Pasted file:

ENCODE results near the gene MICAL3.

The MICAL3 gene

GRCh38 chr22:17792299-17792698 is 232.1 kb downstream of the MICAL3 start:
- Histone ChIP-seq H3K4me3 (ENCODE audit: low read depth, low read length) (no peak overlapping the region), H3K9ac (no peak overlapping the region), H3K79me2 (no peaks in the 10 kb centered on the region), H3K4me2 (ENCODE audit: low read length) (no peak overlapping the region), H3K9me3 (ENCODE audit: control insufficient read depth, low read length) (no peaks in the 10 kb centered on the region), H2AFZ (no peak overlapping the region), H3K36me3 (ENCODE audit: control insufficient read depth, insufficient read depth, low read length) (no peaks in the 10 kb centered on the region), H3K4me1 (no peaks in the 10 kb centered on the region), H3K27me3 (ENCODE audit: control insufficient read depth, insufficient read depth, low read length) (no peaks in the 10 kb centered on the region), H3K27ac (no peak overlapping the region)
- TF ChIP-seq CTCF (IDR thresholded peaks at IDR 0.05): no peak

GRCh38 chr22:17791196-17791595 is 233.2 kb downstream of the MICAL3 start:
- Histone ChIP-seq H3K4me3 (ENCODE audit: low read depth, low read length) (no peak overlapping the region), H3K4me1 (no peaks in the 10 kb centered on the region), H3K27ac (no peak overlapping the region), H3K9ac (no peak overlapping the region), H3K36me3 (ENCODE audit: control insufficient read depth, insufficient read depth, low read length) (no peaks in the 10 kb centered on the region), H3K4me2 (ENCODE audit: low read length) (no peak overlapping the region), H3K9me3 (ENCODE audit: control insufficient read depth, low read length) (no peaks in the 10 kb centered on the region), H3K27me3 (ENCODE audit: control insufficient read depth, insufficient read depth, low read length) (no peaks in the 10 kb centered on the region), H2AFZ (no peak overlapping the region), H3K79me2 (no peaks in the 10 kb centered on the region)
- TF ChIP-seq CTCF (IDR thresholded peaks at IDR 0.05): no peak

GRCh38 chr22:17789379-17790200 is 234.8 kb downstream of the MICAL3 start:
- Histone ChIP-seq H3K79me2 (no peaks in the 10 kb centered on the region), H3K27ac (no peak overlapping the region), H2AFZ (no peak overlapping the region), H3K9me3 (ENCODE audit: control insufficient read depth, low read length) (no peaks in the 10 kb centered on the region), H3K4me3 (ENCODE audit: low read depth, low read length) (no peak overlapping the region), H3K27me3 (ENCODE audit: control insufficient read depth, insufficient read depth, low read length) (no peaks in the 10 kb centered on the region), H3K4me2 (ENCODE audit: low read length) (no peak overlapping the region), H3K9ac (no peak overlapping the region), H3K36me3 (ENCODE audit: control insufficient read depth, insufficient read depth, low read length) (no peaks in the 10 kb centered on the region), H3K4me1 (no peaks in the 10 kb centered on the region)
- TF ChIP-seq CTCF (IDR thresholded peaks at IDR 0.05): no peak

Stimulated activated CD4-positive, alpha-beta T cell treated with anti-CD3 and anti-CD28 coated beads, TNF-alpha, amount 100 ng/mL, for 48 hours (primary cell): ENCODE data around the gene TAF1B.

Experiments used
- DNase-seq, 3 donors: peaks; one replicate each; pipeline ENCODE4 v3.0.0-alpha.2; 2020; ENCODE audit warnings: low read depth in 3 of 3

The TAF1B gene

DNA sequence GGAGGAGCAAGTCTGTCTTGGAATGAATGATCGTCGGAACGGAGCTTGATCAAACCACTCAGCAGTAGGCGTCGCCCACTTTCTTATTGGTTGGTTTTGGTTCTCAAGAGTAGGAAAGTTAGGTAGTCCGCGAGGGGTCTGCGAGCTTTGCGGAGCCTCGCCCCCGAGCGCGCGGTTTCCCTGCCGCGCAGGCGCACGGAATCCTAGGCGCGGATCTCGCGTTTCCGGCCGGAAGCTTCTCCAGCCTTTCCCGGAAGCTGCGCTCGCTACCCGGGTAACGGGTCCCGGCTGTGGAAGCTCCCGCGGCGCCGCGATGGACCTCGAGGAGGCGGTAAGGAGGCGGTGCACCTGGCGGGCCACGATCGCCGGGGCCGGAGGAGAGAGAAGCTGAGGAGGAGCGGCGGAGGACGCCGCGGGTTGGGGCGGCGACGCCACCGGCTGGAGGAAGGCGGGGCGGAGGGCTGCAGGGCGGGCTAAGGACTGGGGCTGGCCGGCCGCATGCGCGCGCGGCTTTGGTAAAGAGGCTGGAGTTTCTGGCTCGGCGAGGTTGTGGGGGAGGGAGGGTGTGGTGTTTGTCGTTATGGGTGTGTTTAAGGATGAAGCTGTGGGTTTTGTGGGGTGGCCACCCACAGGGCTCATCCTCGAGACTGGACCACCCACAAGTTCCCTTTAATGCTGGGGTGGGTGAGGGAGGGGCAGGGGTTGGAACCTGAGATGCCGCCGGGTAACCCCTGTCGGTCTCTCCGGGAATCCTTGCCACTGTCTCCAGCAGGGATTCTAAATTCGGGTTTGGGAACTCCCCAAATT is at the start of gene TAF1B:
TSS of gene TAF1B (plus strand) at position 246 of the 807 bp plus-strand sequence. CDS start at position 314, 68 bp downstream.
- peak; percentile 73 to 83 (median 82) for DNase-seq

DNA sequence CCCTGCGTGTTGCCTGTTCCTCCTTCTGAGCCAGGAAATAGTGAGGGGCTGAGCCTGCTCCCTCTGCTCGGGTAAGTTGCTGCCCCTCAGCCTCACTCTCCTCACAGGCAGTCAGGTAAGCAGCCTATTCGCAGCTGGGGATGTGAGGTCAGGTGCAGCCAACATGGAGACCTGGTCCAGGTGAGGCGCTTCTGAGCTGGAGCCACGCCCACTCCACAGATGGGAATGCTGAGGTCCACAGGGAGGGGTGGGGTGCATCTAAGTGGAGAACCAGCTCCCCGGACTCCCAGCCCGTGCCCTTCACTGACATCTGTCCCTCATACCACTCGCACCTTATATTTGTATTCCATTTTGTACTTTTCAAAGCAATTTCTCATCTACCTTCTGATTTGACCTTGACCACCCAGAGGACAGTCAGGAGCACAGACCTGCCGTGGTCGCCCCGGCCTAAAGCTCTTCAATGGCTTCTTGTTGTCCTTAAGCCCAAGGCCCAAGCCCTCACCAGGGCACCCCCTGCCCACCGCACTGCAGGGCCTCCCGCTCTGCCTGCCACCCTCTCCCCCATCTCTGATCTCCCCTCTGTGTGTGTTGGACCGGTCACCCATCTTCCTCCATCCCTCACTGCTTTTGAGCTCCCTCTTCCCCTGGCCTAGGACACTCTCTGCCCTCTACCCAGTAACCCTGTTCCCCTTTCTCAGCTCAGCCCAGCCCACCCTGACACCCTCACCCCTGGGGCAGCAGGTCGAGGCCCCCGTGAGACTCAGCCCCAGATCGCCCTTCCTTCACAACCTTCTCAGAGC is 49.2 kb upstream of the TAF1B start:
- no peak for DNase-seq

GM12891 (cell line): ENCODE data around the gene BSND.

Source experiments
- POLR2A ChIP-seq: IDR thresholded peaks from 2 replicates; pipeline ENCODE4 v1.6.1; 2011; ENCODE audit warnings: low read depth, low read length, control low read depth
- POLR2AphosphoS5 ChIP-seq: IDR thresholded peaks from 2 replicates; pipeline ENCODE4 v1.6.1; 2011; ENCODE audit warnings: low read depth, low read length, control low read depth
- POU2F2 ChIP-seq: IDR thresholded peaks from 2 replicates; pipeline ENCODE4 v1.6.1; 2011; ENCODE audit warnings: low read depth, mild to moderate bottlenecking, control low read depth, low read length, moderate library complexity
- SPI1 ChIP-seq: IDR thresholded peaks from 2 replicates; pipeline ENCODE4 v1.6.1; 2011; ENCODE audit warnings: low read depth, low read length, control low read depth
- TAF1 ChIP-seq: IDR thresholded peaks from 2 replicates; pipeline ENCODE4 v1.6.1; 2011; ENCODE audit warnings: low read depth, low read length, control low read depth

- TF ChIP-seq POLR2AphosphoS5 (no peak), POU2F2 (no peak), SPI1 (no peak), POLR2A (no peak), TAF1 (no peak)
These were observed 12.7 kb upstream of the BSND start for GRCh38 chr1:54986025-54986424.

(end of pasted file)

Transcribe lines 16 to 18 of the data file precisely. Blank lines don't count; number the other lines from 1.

DNA sequence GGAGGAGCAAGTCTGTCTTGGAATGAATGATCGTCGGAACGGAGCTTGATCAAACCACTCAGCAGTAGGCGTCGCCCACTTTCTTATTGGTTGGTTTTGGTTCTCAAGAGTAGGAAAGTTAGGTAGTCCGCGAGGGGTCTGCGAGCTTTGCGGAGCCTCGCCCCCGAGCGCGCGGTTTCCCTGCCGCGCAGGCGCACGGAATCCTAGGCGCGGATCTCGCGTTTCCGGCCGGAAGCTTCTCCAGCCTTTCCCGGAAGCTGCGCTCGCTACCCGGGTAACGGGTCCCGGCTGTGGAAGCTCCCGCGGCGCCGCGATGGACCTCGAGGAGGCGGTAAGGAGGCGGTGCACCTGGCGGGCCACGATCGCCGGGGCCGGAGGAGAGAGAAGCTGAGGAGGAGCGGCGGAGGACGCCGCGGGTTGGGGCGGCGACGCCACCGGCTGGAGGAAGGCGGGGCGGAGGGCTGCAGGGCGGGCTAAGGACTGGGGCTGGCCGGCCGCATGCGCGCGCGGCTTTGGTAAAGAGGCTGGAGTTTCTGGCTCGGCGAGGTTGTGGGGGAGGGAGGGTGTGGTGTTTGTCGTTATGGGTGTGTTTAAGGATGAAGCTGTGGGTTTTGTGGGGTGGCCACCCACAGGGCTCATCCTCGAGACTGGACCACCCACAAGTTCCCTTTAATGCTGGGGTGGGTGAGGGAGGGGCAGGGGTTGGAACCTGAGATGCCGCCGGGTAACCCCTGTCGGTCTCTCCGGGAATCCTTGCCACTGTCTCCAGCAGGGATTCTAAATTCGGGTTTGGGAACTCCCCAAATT is at the start of gene TAF1B:
TSS of gene TAF1B (plus strand) at position 246 of the 807 bp plus-strand sequence. CDS start at position 314, 68 bp downstream.
- peak; percentile 73 to 83 (median 82) for DNase-seq